Manu Chao in concert, playing an electric guitar

Manu Chao: Musicians “Playing For Change.”

Dark days are upon us in far too many directions, both domestically and globally: from ethnic cleansings to massive poverty, hunger, no access to clean water, lack of health care, wars of choice and Empire…and more. And no, it didn’t have to be this way, and our task now seems to be to find a way through the morass, both individually and collectively, beginning anew when we falter and succumb to lassitude or depression, or even submerging into the dark and failing to appreciate what beauty and glories are available.  Camus called it a possible sin against life to do so.

If you live where you’re able to see the night sky, when it’s dark enough, go outdoors and look to the south toward the horizon, and gaze at the constellation Scorpio, a giant lazy J of a fishhook laid out before you; to the east of her is Sagittarius, and the Big Dipper is overhead and a bit to the north. The Milky Way is starting to rise again, and although faint just now, allows us to see the edge of our own galaxy, and she wondrously displays to us what small specks of stardust we actually are.

This is the ‘About’ page describing the Playing for Change movement that was created to inspire and connect the world through music, and to break down boundaries and overcome distances between people. Mark Johnson, co-founder. (and h/t hotflashcarol for the new ones) The global Indigenous have foretold that humanity is on the cusp of an evolutionary leap toward higher purpose and consciousness, and most days I believe that they are right, and that as more of us see and know the dark, we will collectively offer one another reaching hands, and head toward the light. In concert, we are powerful, ‘they’ are few, and when we cooperate and empathize with one another, love each other as a choice, we can and must build a better, more just world. Song and dance and the celebration of life is key, as are art, poetry, and story-telling, especially our own stories.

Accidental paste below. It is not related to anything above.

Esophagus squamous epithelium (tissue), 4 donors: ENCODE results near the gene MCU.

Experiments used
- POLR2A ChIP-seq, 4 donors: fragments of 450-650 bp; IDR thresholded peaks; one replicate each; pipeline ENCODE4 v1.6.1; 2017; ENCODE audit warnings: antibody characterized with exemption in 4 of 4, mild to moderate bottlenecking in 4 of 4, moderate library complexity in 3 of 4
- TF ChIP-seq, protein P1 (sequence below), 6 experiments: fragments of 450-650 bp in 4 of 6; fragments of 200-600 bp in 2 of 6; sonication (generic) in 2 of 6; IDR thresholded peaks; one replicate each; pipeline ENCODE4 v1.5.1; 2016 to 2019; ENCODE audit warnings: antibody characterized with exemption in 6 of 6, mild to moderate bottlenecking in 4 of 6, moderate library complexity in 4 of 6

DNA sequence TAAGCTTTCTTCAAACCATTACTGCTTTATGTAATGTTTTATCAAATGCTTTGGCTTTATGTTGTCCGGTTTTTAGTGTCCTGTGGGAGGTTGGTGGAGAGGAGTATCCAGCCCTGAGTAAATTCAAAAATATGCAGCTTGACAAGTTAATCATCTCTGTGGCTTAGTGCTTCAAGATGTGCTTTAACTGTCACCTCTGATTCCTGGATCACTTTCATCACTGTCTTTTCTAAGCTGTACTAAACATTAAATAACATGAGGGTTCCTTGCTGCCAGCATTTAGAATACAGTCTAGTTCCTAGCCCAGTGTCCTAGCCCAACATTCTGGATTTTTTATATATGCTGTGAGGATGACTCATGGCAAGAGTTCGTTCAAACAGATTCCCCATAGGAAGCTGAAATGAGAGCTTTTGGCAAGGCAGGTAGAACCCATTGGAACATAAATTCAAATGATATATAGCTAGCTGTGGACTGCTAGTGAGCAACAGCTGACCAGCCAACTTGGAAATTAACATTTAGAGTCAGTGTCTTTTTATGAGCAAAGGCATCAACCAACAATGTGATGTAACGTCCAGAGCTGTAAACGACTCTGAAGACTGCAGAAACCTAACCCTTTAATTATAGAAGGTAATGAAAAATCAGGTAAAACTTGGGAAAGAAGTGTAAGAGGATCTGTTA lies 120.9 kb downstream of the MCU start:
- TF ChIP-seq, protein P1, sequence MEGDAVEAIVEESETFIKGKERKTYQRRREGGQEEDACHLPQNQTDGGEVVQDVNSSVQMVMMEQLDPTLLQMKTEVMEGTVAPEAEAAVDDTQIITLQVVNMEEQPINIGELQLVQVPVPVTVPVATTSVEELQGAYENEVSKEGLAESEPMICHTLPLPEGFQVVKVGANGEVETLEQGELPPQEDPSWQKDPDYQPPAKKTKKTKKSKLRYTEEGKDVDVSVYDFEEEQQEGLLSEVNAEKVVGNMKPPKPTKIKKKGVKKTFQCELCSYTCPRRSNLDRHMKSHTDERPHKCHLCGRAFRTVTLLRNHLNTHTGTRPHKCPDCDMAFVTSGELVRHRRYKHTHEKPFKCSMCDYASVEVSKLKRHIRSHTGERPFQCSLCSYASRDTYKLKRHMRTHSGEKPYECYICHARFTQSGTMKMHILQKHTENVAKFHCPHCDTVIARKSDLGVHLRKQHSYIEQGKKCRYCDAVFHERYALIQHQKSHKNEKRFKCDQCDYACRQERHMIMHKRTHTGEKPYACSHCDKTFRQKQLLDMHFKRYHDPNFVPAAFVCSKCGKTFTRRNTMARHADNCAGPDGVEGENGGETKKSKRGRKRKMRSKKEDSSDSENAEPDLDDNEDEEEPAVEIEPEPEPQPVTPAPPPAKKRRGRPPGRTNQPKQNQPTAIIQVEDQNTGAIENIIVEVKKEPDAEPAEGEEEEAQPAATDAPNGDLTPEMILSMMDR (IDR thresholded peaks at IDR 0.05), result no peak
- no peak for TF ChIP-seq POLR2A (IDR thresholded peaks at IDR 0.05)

Enjoy the music, and the folk at PFC advise: play it loud, boogie as you can!

La Bamba’, featuring David Hidalgo and Cesar Rosas of Los Lobos, Andres Calamaro and La Marisoul, Baby-Black Ndome from Kinsha.  You’ll fall in love with Mariosoul and Baby-Black, the harp player…and the children, I guaran-damn-tee it.

Reggae Got Soul’, with Toots Hibbert, Taj Mahal, Ernest Ranglin

Yahamba Live in Australia

Guantanamara’, featuring Carlos Varela in Havana and it features over 75 Cuban musicians around the world, from Havana and Santiago to Miami, Barcelona and Tokyo, produced by Jackson Browne.

‘Words of Wonder/ Get Up Stand Up’, featuring Keith Richards in collaboration with Roberto Luti, Titi Tsira and a number of worldwide musicians on a rendition of his reggae song, “Words of Wonder”, leading into a cover of Bob Marley’s  “Get Up, Stand Up,” featuring Keb’ Mo’, Mermans Mosengo, Aztec Indians, Natalie Pa’apa’a of Blue King Brown, and Jamaican singer Sherita Lewis”

Marvin Gaye’s  ‘What’s Going On’, with an acoustic guitar in Africa, James Gadson in Los Angeles, electric guitar and bass on the streets of Chicago and strings in Serbia, stirring in world musicians and PFC Band members, plus amazing vocals.

The jaunty rhythms and pace of ‘Clandestino’ belie the plaintive lyrics, and features Oud master in Morocco and gypsies in Budapest, song Manu Chao and friends, and jams across the globe in honor of people who want to create a better world. You’ll love the Mendellssohn Chamber Players in Budapest, the architecture, the instruments … well, all of it.

The lyrics in English seem to be more relevant than ever right now, given so many Clandestinos fleeing from the horrors in their nations, aided in part by ‘the Great Babylon.’

Clandestine

I come only with my punishment
There comes only my conviction
Running is my fate
In order to deceive the law
Lost in the heart
Of the great Babylon
They call me the Clandestine
’cause I don’t carry any identity papers

To a northern city
I went for work
I left my life behind
Between Ceuta and Gibraltar
I’m a just a rake on the sea
A ghost in the city
My life is prohibited
Says the authority

I come only with my punishment
There comes only my conviction
Running is my fate
’cause I don’t carry any identity papers
Lost in the heart
Of the great Babylon
They call me the Clandestine

I’m the sellout of law
Clandestine Black Hand
Peruvian Clandestine
African Clandestine
Marijuana illegal

I come only with my punishment
There comes only my conviction
Running is my fate
In order to deceive the law
Lost in the heart
Of the great Babylon
They call me the Clandestine
’cause I don’t carry any identity papers

Algerian Clandestine
Nigerian Clandestine
Bolivian Clandestine
Black Hand illegal

 

This is Playing for Change’s ’10 songs that will change your life’ compilation.

Cross-posted at Café-Babylon.net

Photo by Paul Familetti released under a Creative Commons license.